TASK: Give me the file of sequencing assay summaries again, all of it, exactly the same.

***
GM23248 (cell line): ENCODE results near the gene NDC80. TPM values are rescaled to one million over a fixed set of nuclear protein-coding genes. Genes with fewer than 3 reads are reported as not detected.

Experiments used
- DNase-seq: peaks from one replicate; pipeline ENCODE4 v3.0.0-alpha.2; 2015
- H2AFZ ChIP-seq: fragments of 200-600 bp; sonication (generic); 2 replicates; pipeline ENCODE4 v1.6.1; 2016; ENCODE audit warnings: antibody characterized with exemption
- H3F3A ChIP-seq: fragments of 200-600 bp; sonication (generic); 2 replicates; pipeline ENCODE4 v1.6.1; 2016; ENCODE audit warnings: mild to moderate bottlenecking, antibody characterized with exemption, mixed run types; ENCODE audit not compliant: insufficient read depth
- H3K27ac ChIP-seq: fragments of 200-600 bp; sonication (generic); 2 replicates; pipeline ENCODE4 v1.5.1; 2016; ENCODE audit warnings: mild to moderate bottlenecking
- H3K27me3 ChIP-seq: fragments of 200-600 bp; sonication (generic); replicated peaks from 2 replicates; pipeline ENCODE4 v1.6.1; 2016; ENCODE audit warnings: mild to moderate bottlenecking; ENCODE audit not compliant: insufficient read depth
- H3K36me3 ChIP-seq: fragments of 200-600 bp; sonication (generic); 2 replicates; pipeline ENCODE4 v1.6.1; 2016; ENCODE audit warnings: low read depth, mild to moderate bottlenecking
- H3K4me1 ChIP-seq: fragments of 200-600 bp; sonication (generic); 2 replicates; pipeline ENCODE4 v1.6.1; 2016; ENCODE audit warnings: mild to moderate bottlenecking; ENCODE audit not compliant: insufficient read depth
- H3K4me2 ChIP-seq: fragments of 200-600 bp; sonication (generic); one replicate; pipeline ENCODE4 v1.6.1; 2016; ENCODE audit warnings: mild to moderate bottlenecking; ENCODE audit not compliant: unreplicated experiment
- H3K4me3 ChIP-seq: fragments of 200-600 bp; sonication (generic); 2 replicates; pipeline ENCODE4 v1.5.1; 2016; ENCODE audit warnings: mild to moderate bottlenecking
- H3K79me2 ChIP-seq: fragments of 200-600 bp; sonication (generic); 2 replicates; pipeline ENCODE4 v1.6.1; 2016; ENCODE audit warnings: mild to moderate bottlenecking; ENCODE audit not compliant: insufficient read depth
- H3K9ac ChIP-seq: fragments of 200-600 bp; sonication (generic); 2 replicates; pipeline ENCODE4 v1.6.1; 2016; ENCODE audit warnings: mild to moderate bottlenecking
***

GM23248 (cell line): ENCODE results near the gene NDC80. TPM values are rescaled to one million over a fixed set of nuclear protein-coding genes. Genes with fewer than 3 reads are reported as not detected.

Experiments used
- DNase-seq: peaks from one replicate; pipeline ENCODE4 v3.0.0-alpha.2; 2015
- H2AFZ ChIP-seq: fragments of 200-600 bp; sonication (generic); 2 replicates; pipeline ENCODE4 v1.6.1; 2016; ENCODE audit warnings: antibody characterized with exemption
- H3F3A ChIP-seq: fragments of 200-600 bp; sonication (generic); 2 replicates; pipeline ENCODE4 v1.6.1; 2016; ENCODE audit warnings: mild to moderate bottlenecking, antibody characterized with exemption, mixed run types; ENCODE audit not compliant: insufficient read depth
- H3K27ac ChIP-seq: fragments of 200-600 bp; sonication (generic); 2 replicates; pipeline ENCODE4 v1.5.1; 2016; ENCODE audit warnings: mild to moderate bottlenecking
- H3K27me3 ChIP-seq: fragments of 200-600 bp; sonication (generic); replicated peaks from 2 replicates; pipeline ENCODE4 v1.6.1; 2016; ENCODE audit warnings: mild to moderate bottlenecking; ENCODE audit not compliant: insufficient read depth
- H3K36me3 ChIP-seq: fragments of 200-600 bp; sonication (generic); 2 replicates; pipeline ENCODE4 v1.6.1; 2016; ENCODE audit warnings: low read depth, mild to moderate bottlenecking
- H3K4me1 ChIP-seq: fragments of 200-600 bp; sonication (generic); 2 replicates; pipeline ENCODE4 v1.6.1; 2016; ENCODE audit warnings: mild to moderate bottlenecking; ENCODE audit not compliant: insufficient read depth
- H3K4me2 ChIP-seq: fragments of 200-600 bp; sonication (generic); one replicate; pipeline ENCODE4 v1.6.1; 2016; ENCODE audit warnings: mild to moderate bottlenecking; ENCODE audit not compliant: unreplicated experiment
- H3K4me3 ChIP-seq: fragments of 200-600 bp; sonication (generic); 2 replicates; pipeline ENCODE4 v1.5.1; 2016; ENCODE audit warnings: mild to moderate bottlenecking
- H3K79me2 ChIP-seq: fragments of 200-600 bp; sonication (generic); 2 replicates; pipeline ENCODE4 v1.6.1; 2016; ENCODE audit warnings: mild to moderate bottlenecking; ENCODE audit not compliant: insufficient read depth
- H3K9ac ChIP-seq: fragments of 200-600 bp; sonication (generic); 2 replicates; pipeline ENCODE4 v1.6.1; 2016; ENCODE audit warnings: mild to moderate bottlenecking